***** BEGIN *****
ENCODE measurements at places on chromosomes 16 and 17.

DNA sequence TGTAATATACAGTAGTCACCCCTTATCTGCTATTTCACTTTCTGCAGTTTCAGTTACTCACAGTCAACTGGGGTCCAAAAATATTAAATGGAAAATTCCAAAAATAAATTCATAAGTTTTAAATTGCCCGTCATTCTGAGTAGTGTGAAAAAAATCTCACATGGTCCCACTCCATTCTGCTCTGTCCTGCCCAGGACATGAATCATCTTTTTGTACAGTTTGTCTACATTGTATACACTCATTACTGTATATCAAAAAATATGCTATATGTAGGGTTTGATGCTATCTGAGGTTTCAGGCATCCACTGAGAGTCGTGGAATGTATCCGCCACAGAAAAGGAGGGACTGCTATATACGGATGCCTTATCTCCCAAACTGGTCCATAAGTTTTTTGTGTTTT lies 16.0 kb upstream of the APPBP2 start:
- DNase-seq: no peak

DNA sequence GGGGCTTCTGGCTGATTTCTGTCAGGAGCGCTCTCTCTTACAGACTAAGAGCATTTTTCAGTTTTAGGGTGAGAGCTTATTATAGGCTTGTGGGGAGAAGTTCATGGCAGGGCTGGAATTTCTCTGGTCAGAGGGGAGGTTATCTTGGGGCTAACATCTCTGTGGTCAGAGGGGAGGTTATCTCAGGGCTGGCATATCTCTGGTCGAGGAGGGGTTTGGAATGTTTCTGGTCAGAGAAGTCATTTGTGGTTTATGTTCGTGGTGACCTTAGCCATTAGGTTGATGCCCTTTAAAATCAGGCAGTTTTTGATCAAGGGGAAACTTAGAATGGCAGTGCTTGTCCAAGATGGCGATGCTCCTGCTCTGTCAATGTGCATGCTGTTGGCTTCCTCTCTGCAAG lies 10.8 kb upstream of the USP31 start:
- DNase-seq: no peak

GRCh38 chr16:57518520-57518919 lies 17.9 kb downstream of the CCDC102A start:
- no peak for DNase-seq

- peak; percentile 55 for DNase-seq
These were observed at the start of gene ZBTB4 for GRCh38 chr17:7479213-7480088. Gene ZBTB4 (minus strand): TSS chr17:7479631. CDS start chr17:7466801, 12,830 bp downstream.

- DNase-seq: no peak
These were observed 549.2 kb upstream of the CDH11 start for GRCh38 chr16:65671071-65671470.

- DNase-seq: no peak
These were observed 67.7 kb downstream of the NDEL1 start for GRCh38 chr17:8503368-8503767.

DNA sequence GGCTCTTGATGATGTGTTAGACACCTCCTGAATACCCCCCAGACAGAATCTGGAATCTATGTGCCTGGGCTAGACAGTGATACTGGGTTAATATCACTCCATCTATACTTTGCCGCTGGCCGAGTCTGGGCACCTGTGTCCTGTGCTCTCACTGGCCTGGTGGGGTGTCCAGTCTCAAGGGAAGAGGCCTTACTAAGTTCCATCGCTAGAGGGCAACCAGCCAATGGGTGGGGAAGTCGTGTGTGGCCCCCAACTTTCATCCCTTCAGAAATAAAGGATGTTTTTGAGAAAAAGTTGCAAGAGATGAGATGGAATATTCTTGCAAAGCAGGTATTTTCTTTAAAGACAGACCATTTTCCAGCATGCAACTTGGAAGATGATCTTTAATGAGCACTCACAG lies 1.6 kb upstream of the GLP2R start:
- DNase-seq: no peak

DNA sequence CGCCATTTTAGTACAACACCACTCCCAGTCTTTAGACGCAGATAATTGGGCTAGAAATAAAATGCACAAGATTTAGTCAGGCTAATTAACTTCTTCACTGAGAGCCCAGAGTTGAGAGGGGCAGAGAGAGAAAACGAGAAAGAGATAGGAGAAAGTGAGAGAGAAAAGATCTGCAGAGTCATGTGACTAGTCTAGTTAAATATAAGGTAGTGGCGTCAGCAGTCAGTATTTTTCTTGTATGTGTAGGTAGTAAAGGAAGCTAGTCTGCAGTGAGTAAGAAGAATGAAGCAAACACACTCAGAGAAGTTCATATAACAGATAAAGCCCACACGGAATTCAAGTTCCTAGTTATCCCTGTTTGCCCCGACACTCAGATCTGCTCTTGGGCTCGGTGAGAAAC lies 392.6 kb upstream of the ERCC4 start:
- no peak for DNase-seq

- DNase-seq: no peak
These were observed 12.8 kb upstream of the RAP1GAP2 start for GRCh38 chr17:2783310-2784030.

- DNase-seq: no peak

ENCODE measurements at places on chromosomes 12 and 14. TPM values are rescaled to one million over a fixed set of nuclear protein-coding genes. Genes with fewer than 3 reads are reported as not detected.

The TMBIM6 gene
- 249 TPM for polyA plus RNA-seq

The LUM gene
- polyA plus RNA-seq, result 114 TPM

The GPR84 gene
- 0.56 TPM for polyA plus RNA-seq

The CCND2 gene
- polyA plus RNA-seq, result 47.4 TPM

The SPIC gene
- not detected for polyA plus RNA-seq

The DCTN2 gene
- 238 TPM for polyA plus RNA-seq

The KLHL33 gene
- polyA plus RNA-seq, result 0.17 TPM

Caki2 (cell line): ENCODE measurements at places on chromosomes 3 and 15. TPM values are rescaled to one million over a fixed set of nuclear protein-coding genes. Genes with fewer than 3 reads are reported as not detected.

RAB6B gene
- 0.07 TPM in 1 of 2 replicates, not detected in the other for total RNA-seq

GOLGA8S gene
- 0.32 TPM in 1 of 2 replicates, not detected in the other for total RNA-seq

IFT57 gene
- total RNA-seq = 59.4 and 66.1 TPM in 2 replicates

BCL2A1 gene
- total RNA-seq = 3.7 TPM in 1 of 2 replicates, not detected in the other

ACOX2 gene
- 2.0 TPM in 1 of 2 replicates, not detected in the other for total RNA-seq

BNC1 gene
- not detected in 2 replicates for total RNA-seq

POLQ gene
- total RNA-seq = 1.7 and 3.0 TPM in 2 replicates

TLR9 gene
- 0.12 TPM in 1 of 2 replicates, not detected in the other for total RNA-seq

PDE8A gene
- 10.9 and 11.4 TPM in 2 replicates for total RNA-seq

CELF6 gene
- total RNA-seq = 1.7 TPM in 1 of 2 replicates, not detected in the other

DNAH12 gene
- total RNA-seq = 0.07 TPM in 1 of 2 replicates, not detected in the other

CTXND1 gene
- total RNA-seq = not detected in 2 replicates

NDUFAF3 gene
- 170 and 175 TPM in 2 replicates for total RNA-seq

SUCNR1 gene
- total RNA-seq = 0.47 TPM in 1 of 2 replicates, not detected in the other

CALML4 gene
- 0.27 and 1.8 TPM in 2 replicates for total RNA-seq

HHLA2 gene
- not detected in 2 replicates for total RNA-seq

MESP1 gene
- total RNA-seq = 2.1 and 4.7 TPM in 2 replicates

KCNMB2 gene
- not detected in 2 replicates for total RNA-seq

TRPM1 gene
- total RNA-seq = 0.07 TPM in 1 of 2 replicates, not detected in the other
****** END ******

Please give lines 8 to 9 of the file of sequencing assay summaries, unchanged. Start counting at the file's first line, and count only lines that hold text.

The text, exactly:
- peak; percentile 55 for DNase-seq
These were observed at the start of gene ZBTB4 for GRCh38 chr17:7479213-7480088. Gene ZBTB4 (minus strand): TSS chr17:7479631. CDS start chr17:7466801, 12,830 bp downstream.